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I'm guessing it is mostly for Bio-fuel

The rest is most likely for HFC

Whole agave fields where destroyed in mexico to make way for corn which was seen as a cache crop


An oversupply of agave plants and a rise in U.S. ethanol demands are leading many Mexican farmers to burn their agave fields in favor of corn, according to Reutuers. The switch to corn will eventually lead to an agave scarcity and therefore a tequila shortage in the coming years. Officials are predicting that farmers will plants between 25% and 35% less agave this year. Disease has also taken its toll and many in the industry believe that by 2008 much of the crop will be sick.
www.winespiritsdaily.com...


Stock up on tequila



posted on Jun, 10 2011 @ 06:11 PM
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reply to post by dominicus
 


A corny thread with not enough text . Did your fingers get tired ? Maybe your corns were bothering you . No SnF.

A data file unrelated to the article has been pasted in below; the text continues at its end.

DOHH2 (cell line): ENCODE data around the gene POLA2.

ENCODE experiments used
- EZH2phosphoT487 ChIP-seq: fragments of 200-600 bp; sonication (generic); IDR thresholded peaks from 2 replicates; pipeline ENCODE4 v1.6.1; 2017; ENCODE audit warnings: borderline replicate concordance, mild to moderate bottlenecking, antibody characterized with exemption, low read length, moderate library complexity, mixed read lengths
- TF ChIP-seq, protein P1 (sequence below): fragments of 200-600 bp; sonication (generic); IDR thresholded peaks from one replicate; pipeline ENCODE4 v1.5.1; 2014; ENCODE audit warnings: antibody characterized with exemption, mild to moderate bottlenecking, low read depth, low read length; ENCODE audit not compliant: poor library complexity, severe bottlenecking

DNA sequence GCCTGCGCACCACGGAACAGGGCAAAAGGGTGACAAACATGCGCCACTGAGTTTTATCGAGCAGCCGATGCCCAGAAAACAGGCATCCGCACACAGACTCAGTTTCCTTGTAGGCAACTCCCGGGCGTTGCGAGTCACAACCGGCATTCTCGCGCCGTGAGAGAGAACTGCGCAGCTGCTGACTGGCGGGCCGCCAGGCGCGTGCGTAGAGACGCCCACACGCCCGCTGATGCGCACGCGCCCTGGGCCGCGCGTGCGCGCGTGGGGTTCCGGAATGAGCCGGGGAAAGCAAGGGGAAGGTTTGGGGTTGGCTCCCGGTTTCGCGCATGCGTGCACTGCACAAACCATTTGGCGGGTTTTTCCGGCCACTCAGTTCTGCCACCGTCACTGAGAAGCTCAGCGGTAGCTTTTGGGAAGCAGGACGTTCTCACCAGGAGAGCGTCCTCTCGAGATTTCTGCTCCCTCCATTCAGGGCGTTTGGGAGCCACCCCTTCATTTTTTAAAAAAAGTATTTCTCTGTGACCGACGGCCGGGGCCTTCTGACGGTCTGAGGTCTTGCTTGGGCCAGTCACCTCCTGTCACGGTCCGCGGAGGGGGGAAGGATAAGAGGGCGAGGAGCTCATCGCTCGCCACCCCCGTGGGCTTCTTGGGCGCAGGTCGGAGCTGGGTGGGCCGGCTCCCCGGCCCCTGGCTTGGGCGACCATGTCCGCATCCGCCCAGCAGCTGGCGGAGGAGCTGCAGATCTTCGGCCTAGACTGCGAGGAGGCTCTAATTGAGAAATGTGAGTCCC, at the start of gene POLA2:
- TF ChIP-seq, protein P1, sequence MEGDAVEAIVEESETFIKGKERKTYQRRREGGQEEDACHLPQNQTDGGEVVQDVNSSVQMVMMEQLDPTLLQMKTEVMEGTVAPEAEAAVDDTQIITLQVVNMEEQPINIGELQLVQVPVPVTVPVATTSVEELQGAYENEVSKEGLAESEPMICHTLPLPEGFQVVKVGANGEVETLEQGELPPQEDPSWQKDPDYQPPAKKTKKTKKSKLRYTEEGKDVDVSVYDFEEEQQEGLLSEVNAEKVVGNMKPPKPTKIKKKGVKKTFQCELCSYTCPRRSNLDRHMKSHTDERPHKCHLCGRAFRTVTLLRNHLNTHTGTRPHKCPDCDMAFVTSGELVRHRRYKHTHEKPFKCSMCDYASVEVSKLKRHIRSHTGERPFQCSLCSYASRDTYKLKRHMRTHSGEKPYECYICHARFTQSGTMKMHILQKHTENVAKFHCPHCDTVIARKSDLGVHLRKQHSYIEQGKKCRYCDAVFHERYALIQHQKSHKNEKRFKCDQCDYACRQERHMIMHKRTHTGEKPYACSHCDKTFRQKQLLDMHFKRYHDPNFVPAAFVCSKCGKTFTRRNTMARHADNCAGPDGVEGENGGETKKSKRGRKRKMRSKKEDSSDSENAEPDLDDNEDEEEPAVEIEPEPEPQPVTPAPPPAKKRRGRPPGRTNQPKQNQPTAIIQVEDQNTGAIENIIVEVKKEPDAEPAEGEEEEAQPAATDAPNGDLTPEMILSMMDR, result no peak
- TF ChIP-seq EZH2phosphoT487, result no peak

posted on Jun, 10 2011 @ 06:12 PM
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also makes feed of all kinds for animals..

come to southern illiinois all we have growing is soybean



posted on Jun, 10 2011 @ 06:17 PM
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reply to post by dominicus
 


Crop diversity?

Yellow sweet corn, Silver Queen white corn, Multicolored indian corn ( for decoration at the holidays) Feed corn for cattle. How much diversity do you need? LOL.
Your title made me laugh. Back when our kids were little we would travel to the country to see my husbands sister and the kids knew we were getting close when they could see the corn fields. They would shout "I see Corn" Later we joked about frozen icy corn.